Nudge works

Yesterday after PMQs, I had a text from a VERY non-political friend who said she thought that David Cameron’s description of Raoul Moat as a ‘callous murderer’ was outrageous and went far too far for a Prime Minister.

Today, the Facebook page which caused so much of more of the outrage has been taken down – not by Facebook but by the creator of it.

I was in Starbucks today and saw a woman – I would have said pretty well-off, she was buying sandwiches and coffee and lollies for her children – put a lolly in her handbag, pass one to each of her children and say to the barista that ‘Oh I have two lollies as well.’ Well no she didn’t, she had taken three. The person in front of me in the queue pointed out that she had also taken one and put it away, and the woman laughed off how ditzy she had been.

How many of us would have thought, it’s only 40p, Starbucks make plenty of money, they factor that in? But that’s not the point. The point is that it is not acceptable to steal, and part of how shoplifters can be stopped is if those who see them step in.

It is important that people speak up when they feel something is wrong. It is also important that people feel able to speak up when they feel something is wrong.

I think my friend was wrong when she said the Prime Minister shouldn’t have got  involved in the saga of this Facebook page. I think it’s absolutely right that our politicians lead from the front, do the right thing, and encourage the rest of us as well.

There are plenty of things politicians get wrong but on this, David Cameron is  right: societal pressure – from all sorts of different directions – is what will change society. Simply passing more laws isn’t the answer, and always expecting someone else to do it isn’t either. We all have to be prepared to think about what kind of society we want to live in, and be prepared on top of that to be part of making it happen.

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6 Responses to Nudge works

  1. [...] This post was mentioned on Twitter by Tory Reform Group and Nick D, Platform 10. Platform 10 said: New blogpost: Nudging works – but needs us all to make choices about how we behave [...]

  2. I hadn’t initially seen David Cameron’s comment as an example of ‘nudge’, but I think you are right. It is true that the more we have a cultural milieu dominated by the voices of relativity and moral unconcern, then the occasional high profile comment to say something is wrong might encourage the rest of us in the wilting middle classes to speak up as well. I had a similar experience to your Starbucks one the other day on the train. As yet another ill-favoured youth with social awareness problems played the tinny music from his phone at full volume, I resigned myself to merely waiting for him to get off the train, whilst getting mentally steamed up. However, another commuter, as equally fed up as the rest of us but more determined, approached said youth and engaged him in a conversation along the lines of “Why are you imposing your music on us?” With that, my courage returned and I joined in, giving moral and physical support to my commuting colleague. I can’t say we made a huge difference – the youth’s debating responses left much to be desired, focusing largely around a limited few phrases connected with the age old art of sexual intercourse in varied forms – but it was with something of the relief of a wanderer through a ravaged landscape who suddenly comes across a piece of unspoilt and glorious architecture that I eventually left the train. Perhaps nudging is our way back to civilised behaviour after all!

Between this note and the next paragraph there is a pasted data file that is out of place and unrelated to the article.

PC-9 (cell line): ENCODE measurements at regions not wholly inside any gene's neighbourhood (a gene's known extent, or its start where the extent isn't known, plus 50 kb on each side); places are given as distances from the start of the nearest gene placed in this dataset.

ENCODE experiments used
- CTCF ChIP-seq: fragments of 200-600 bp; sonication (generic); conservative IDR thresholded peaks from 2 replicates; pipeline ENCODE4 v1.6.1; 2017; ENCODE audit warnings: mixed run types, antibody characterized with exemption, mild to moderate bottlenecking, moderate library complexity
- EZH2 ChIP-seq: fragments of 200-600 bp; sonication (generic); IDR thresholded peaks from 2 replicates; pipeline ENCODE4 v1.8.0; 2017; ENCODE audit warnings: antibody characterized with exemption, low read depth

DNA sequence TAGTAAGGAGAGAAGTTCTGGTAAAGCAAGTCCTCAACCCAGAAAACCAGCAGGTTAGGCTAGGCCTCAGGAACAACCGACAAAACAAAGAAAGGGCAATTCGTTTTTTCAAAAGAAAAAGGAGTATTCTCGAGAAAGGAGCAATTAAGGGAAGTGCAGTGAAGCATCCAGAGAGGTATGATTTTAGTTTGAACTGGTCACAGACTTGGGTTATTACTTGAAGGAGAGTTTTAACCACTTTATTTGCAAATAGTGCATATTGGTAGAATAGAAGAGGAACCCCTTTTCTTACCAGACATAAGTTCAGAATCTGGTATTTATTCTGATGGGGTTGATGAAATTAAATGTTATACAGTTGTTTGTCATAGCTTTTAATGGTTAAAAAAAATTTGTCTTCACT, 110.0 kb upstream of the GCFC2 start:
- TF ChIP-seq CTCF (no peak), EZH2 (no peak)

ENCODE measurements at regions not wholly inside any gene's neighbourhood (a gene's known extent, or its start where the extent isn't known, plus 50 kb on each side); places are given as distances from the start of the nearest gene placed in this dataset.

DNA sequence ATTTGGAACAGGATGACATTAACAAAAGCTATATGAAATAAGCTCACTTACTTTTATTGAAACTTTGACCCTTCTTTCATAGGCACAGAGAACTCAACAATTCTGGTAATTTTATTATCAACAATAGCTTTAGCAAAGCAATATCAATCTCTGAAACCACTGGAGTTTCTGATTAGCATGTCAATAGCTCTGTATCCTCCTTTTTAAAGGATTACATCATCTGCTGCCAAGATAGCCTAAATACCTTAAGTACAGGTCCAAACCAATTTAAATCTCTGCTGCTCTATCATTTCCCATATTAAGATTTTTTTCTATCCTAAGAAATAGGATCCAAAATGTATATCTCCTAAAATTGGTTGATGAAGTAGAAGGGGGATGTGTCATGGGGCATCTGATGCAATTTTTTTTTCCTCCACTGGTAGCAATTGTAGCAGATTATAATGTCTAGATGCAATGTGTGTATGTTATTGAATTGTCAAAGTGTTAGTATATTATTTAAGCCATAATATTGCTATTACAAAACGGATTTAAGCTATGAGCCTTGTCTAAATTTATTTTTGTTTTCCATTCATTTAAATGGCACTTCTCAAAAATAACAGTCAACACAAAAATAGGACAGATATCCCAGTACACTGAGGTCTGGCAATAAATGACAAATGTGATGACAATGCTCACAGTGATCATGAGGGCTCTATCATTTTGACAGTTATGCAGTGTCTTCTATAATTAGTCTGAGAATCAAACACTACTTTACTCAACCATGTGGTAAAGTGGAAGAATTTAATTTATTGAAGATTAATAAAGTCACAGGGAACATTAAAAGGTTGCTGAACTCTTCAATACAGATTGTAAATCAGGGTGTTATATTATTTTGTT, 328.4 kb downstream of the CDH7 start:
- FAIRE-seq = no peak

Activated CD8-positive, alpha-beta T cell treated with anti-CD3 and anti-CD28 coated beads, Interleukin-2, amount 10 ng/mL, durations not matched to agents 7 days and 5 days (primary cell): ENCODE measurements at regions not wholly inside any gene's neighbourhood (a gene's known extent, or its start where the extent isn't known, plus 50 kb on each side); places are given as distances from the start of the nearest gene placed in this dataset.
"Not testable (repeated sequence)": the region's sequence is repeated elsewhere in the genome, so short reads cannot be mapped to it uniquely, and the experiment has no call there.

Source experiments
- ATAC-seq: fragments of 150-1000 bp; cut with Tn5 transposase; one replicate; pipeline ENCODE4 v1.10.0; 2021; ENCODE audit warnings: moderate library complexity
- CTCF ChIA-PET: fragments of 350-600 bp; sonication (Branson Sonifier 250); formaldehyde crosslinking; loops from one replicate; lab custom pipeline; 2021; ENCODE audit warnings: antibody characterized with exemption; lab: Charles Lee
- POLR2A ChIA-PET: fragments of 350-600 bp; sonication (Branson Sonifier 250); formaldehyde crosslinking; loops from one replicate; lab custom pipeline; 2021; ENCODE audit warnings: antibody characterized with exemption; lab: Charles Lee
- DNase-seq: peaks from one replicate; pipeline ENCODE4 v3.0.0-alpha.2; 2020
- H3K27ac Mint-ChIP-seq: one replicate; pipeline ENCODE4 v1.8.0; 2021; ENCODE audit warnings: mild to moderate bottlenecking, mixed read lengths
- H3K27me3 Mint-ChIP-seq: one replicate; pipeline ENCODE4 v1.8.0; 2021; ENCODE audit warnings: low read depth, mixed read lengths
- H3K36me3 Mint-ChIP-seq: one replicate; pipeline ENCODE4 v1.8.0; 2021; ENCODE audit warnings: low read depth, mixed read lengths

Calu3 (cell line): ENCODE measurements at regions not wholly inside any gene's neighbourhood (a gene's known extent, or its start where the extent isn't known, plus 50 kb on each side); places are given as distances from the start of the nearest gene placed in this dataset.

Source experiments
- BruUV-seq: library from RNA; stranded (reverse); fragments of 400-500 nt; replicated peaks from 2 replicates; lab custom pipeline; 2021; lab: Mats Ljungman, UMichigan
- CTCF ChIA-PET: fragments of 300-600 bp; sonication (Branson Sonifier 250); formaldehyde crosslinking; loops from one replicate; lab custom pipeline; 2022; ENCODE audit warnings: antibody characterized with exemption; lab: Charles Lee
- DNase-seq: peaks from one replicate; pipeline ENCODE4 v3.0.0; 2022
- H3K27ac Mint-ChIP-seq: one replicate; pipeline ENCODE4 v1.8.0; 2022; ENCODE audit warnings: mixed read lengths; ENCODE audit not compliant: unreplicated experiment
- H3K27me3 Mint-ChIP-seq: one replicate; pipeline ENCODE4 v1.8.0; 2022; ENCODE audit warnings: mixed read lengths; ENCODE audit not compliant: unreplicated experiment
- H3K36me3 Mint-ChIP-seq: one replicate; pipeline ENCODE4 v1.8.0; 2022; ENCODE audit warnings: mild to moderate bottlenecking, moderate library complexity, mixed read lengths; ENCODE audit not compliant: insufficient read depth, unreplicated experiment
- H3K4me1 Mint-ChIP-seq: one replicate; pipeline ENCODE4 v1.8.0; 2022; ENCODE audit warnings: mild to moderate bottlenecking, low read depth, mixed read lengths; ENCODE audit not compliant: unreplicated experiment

3. Ed says:

    If more people had listened to David Appletree of the Jewish Internet Defence Force ( on Facebook’s toleration of Islamofascist/antisemitic pages and their heavy-handed approach to Jewish ones, they might have realised that Facebook is not quite, dare I say it, kosher, and been prepared to react more quickly to their stance on Raoul Moat.

  4. NOTE ON COMMENTS: I’ve been deliberating about whether to approve the above comment from Ed. I think he is seeing conspiracies where there are none, and I am not comfortable with his implication about the motivation of Facebook.

    However, we’re a broad church and if he wants to believe in prejudice that is up to him. But – it’s also up to us all to ensure that we live in a world where people can express themselves, and where legitimate protest is not stifled by ideas being dismissed out of hand.

  5. kinglear says:

    More importantly, a leading politician has ( presumably) actually said what he thinks rather than what he thinks the populace want to hear.
    That’s one reason Boris is popular – he doesn’t always look over his shoulder, which is absolutely correct if you are a leader. Believing you ARE that leader is half the battle of getting things done and getting people to follow you.

  6. [...] women are the types of people who should be setting an example. I’ve written about this before – those of us who know better have a duty to demonstrate the right way to behave. Last night [...]

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